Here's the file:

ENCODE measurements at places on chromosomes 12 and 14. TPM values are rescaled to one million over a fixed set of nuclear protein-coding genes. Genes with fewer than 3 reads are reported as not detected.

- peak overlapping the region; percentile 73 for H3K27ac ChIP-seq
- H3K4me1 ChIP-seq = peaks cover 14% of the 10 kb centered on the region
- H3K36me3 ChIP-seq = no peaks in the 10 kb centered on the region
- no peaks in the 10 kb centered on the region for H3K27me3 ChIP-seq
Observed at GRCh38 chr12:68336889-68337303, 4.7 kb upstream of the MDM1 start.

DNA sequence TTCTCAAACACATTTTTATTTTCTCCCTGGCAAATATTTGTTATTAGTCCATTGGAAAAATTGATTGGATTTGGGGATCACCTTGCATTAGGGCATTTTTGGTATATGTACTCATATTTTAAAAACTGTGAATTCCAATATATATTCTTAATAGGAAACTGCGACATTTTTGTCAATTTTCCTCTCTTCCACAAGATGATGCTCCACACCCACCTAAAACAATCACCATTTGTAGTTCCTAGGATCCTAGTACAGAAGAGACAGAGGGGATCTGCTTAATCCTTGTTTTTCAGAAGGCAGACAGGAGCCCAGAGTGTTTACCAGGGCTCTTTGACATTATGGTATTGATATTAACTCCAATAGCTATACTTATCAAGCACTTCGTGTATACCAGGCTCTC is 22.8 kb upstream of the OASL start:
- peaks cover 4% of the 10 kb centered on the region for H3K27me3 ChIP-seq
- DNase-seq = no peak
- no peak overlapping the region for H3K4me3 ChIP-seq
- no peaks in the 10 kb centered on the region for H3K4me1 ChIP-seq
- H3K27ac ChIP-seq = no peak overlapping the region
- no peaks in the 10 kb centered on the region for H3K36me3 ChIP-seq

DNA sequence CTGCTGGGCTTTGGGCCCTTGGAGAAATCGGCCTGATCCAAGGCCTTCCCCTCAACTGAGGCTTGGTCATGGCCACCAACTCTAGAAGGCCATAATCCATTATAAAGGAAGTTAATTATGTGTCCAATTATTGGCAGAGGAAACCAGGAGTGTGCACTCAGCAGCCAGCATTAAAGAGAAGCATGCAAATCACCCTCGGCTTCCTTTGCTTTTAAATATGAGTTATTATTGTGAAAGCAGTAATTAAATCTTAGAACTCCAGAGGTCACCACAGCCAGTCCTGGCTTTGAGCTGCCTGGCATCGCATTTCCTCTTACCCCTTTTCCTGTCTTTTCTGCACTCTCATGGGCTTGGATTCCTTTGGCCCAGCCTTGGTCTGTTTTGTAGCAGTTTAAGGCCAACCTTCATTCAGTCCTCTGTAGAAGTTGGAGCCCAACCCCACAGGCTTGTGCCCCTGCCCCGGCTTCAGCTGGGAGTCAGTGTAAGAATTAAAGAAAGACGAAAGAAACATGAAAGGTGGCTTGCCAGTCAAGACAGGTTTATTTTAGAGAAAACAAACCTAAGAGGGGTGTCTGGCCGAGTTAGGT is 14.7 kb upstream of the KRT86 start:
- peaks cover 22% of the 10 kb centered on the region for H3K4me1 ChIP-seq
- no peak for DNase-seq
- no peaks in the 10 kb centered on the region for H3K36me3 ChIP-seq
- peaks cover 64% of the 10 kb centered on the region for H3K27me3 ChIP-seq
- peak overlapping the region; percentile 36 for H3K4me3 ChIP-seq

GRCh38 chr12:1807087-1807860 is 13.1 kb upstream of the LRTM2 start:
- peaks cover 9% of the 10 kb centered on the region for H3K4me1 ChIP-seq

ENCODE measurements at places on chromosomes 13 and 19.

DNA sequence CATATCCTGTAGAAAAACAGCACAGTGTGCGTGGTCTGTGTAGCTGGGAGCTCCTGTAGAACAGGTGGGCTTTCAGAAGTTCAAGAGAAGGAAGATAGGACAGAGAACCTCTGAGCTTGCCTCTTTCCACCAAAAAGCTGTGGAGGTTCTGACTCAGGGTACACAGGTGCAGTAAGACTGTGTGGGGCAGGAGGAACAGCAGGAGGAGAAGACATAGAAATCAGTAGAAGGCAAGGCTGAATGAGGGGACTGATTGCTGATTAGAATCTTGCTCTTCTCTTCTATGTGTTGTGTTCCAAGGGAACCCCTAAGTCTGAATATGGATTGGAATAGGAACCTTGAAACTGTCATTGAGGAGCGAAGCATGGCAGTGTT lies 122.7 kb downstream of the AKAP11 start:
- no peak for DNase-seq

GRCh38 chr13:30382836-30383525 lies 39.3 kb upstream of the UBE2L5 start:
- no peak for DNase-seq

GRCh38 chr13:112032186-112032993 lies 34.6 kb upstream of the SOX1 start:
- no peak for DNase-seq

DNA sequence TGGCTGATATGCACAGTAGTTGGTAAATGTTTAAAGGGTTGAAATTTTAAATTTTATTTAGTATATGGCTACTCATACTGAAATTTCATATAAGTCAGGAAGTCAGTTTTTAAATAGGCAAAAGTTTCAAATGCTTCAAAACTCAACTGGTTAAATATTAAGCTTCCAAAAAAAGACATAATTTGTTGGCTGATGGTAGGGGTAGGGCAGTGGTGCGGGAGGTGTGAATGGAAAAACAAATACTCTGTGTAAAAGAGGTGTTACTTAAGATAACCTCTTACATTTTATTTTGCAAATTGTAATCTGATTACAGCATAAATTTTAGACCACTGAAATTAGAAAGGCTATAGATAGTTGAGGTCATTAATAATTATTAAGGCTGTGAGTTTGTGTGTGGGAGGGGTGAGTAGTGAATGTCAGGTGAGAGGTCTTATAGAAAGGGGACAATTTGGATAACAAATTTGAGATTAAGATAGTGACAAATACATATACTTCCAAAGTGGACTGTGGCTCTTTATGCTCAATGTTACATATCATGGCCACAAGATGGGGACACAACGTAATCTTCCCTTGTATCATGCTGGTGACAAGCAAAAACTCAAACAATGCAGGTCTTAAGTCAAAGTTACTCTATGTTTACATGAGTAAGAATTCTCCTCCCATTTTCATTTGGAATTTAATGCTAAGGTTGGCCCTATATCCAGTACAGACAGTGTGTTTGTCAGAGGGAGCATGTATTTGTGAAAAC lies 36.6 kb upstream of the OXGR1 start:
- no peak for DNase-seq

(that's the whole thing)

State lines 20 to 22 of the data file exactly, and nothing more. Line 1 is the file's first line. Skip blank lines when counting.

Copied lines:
GRCh38 chr12:1807087-1807860 is 13.1 kb upstream of the LRTM2 start:
- peaks cover 9% of the 10 kb centered on the region for H3K4me1 ChIP-seq

ENCODE measurements at places on chromosomes 13 and 19.